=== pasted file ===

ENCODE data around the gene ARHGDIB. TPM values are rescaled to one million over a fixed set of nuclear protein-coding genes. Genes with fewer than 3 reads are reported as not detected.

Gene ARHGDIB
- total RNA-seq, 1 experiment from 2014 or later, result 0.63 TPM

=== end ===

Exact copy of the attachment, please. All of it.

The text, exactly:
ENCODE data around the gene ARHGDIB. TPM values are rescaled to one million over a fixed set of nuclear protein-coding genes. Genes with fewer than 3 reads are reported as not detected.

Gene ARHGDIB
- total RNA-seq, 1 experiment from 2014 or later, result 0.63 TPM